This Week’s Language Blog Roundup

Welcome to the Language Blog Roundup, in which we give you the highlights from our favorite language blogs and the latest in word news and culture.

In the world of politics, Rick Perry said “oops,” and Slate told us where oops comes from. Mark Liberman at Language Log took issue with Perry’s latest campaign ad and his lack of a verb, as well as speech-based lie detection “software” that supposedly proves Herman Cain is innocent of sexual harrassment. Meanwhile Robert Lane Greene at Johnson discussed Newt Gingrich and language, and Spanish in America.

In dictionary news, Ben Zimmer discussed the latest edition of the American Heritage dictionary, while the Scottish Language Dictionary charity is putting together the Concise Scots Dictionary. Erin McKean reviewed books that promise to help you talk better, and spotted in the Wall Street Journal week in words tobashi, solomo, and bronies, as well as Likeonomics, handwiches, and dead doubles.

At Language Log, Mark Liberman wrote about kids yesterday (and made us feel Principal Vernon old) and wondered if Lincoln could have furled his brow. Geoffrey Pullum objected to another’s objections about the passive voice, and kicked himself over tiramisu. Ben Zimmer considered Kate Bush’s 50 Words for Snow, while Mr. Pullum at Lingua Franca poked another hole in the many-Eskimo-words-for-snow argument.

Also at Lingua Franca, Ben Yagoda advocated going with the shorter word, and examined the overuse of right (I know, right?). Carol Saller wondered if all lawyers are not liars, while Allan Metcalf discussed the word guy.

At Macmillan Dictionary Blog, Ben Trawick-Smith considered the fall of the r-less class, while Stan Carey discussed Received Pronunciation and Dortspeak and questioned the “ideal” form of English. On his own blog, Mr. Carey let us know about the very cool Spaceage Portal of Sentence Discovery, “a database in which we the English-loving citizens of Internet can store countless examples of all the interesting language patterns and elements we are able to categorize.”

John McIntyre shook his head over usage literalists, while Motivated Grammar asserted that descriptivism doesn’t mean “anything goes.” Lynneguist gathered a month’s worth of American and British English untranslatables; and Johnson presented its results from its British and American English survey. The Virtual Linguist wrote about the experiences of Monica Baldwin, who spent 27 years in a closed convent and “could not understand much of the English being spoken around her when she finally rejoined the outside world”; brand names of Western products in China (“Hey, you dinged my Precious Horse!); and a study that showed that lower-pitched voices attract more votes.

Fritinancy’s words of the week were murmuration, a flock of starlings (her post includes a truly amazing video), and Semmelweis reflex, “the tendency to reject new evidence because it contradicts established norms or practices.” Fritinancy also wrote about tech jargon of yore, merry as a Starbucks verb, and this Mr. Tea set, which we have added to our Christmas list. In tooting our own horn news, Fritinancy gave a shout-out to our new series, Word Soup, in her November linkfest (thanks!).

Sequiotica posted about swizzle, umpteen, plouk, and mondegreens. Dialect Blog explored Multicultural London English; Chicano English; dialect work in the old days; and when Twitter words are spoken. The Word Spy spotted, among other words, war texting, “using text messages to break into a remote system such as an automobile or a GPS tracking device”; no planer, “a conspiracy theorist who believes that no planes were involved in the terrorist attacks of September 11, 2001”; and two-pizza team, “in a business environment, a team of employees that is not too large (and so can be fed with at most two pizzas).”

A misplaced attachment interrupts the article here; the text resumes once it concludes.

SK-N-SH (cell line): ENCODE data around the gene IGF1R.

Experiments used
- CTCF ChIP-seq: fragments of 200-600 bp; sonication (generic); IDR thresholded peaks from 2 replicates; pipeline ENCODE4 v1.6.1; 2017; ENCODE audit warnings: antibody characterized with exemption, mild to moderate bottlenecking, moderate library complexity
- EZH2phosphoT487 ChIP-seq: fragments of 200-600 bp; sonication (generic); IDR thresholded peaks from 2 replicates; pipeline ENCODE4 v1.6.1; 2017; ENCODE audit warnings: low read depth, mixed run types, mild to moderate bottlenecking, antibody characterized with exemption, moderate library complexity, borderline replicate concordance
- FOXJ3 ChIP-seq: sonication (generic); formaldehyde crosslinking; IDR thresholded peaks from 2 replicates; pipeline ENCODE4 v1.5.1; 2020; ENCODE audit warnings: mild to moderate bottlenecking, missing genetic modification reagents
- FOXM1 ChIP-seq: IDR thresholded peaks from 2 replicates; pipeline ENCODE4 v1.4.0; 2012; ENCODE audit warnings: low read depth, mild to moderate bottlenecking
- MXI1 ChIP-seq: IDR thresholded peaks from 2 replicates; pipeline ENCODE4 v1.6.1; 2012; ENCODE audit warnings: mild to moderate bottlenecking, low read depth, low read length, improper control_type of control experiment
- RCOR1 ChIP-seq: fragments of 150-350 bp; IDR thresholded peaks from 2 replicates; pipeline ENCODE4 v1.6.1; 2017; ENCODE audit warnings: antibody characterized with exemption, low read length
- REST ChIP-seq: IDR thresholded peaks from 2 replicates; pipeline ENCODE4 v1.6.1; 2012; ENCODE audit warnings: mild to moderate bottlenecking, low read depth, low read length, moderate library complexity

Speaking of food, we learned where the hot dog and hamburger got their names; all about It’s-It ice cream; and the history of macarons, macaroons, and macaroni. We were grateful for this list of non-errors, and chuckled over this punctuation cartoon from the Grammar Monkeys and this list of seven bar jokes involving grammar and punctuation. We pondered the language of the future, and what gets lost in translation. We learned that “only one veteran Navajo code talker remains of the original 29 Navajo Marines,” and that immigrant entrepreneurs often don’t need English to succeed. We wondered if comedy foreign accents are ever a good idea (depends on the accent).

We enjoyed these 20 Vonnegut-isms (well, except for the semi-colon remark), these 50 literary put-downs, and these six authors’ reading habits. We were delighted to learn that Neil Gaiman will be on The Simpsons this Sunday, and were a bit a creeped out by this Lego statue of Mark Twain. We were shocked to hear that Jane Austen might have been murdered, and were astounded that Salman Rushdie had to fight to use his own name on Facebook. We loved Salvador Dali’s 1969 drawings for Alice in Wonderland, as well as these vintage illustrations from Old French Fairy Tales.

Flavorwire gave us a brief history of time travel literature; this collection of rejected titles for classic books; and 10 famous literary characters and their real-life inspirations. They also offered 10 wonderful fake books by TV characters and a comprehensive rule book to pop culture’s fictional games (Calvinball, anyone?). Meanwhile, the PW blog told us about 6 fictional drugs with unintended consequences, Anglophenia offered up some money slang, and Time interviewed Michael Adams, the editor of Elvish to Klingon: Exploring Invented Languages.

Finally, our favorite Tumblr of the week was The Books They Gave Me, reflections on books given by lovers.

That’s it for this week! Check in the week after next for the next Language Blog Roundup installment, and don’t forget to catch our new series on Wednesday, Word Soup.